Due to the reticulation pattern of the image, Fresson prints will often appear grainy. While image grain is visible in this print, it has a particularly fine-grain image, which the photographer controlled during development. The image texture is also somewhat affected by the texture of the paper. Fresson papers were available in a variety of textures and paper weights. Smoother papers gave a smoother texture to the image. Paul Anderson, an early twentieth century photographer, claimed that a Fresson print on a smooth paper could have a texture as fine as a palladium print.
The image tone of this print is reddish-brown. Notice Fresson prints have a characteristic velvety appearance to the deep shadows. Although black was the most commonly used color, Fresson papers came in a wide variety of colors and different intensities of color. Direct carbon (Fresson) prints consist of pigment suspended in a colloid—likely gelatin. Like other carbon prints, they typically exhibit no image fading.
Fresson papers are technically a direct carbon process. Carbon prints are based on the light sensitivity of dichromated gelatin tissue which hardens when exposed to light (shadows) and remains soluble in unexposed areas (highlights). The mid-tones become partially soluble with the hardened gelatin on top and the soluble gelatin underneath. Before development, the tissue was transferred to another support so that the soluble gelatin in the mid-tones was on top and could be washed away. Without the transfer step, the print would have high contrast with poor mid-tones. In the late nineteenth century there was an interest in producing a carbon printing paper that did not require cumbersome transferring of the carbon tissue for development, but still gave good mid-tones. Fresson (direct carbon) paper The surface sheen of direct carbon is typically matte.| src Graphics Atlas guided tour
Notice the highlights in the model’s hair have a sketched quality. This is due to retouching on the negative. A varnish would have been applied to the binder side of the negative to give the surface tooth to accept the graphite of the retouching pencil. This was used to add density to the negative, which in turn adds a highlight to the print. src Graphics Atlas guided tour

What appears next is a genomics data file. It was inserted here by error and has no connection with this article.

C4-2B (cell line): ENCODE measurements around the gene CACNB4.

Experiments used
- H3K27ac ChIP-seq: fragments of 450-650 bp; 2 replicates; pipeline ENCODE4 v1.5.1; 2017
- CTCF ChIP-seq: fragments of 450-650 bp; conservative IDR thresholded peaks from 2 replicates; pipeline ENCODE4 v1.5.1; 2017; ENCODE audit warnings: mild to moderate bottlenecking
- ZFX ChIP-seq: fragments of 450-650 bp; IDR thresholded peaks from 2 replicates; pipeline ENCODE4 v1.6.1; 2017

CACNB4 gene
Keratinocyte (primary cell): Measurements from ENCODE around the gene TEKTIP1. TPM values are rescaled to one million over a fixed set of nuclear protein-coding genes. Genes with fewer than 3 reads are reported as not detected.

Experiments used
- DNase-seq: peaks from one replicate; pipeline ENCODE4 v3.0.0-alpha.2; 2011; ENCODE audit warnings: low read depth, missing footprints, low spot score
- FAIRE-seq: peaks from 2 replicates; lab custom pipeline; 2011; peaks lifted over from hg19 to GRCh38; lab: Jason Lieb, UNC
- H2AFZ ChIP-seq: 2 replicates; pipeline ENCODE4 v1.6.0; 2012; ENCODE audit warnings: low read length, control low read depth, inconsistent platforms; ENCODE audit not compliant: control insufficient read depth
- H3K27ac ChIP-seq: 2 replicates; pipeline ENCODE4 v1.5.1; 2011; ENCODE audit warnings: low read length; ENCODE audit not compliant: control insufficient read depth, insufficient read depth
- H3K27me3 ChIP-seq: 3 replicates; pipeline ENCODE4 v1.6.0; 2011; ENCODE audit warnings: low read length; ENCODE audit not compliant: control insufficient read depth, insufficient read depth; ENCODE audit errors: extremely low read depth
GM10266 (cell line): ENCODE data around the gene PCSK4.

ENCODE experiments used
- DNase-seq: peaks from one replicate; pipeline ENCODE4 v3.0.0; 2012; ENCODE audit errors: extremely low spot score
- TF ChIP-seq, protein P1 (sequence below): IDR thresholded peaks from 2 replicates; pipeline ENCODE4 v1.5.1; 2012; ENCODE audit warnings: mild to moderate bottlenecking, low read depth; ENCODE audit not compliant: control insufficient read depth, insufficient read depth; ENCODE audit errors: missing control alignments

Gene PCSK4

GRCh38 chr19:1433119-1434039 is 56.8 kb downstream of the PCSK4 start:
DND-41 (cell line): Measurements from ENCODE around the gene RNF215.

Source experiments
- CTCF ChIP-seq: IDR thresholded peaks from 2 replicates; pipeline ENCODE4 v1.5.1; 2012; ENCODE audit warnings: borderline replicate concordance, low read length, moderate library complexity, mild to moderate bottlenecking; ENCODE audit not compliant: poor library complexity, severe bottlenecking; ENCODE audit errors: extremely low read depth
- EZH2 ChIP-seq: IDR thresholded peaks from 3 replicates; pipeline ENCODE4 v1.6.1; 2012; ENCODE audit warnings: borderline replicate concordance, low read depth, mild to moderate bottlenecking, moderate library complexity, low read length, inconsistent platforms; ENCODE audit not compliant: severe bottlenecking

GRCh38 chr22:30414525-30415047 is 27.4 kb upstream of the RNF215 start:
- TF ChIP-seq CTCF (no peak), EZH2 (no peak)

Notice the distinctive reticulation pattern exhibited by this process. This particular print has a rather fine-grain appearance with a small reticulation pattern. The graininess of the print could be controlled during development. The print was placed on a metal plate at an angle and a slurry of sawdust and water was repeatedly poured over the surface, which gradually eroded the soluble portions of the pigmented colloid. To achieve a finer grain, the support angle could be lowered and the sawdust slurry thinned. Due to the proprietary nature of the process, it is not known why or how the reticulation pattern was formed. It is similar to the pattern seen in the collotype process, but appears more spindly and random.
Fresson prints, like carbon, consist of pigment suspended in gelatin. Notice the pigment particles are visible under magnification. The paper fibers are visible in the highlights, but the thickness of the binder obscures the paper fibers in the shadows. Direct carbon is a dichromated colloid process; the binder is thicker in the shadows and thin or absent in the highlights.
This photograph, in addition to being signed by Philiberte de Flaugergues, shows the negative number in the lower right corner in white. It was common for commercial photographers to have a numbering, or cataloging system for their negatives. | src Graphics Atlas
Using raking light the reticulated binder has a slight relief. Direct carbon, like carbon, is based on the light sensitivity of a dichromated colloid, which hardens under exposure to light but remains soluble in the unexposed areas. During development the unexposed, soluble colloid is washed away. This likely explains the presence of relief although it is not known why or how the reticulation pattern was formed. src Graphics Atlas guided tour
Philiberte de Flaugergues, a largely forgotten French photographer working from the 1920s to the 40s. She was one of the few women photographers to professionally work as a fashion photographer. She also photographed female nudes, which have been described as surrealist-influenced and sensual. (Direct carbon. Fresson, red pigment). | src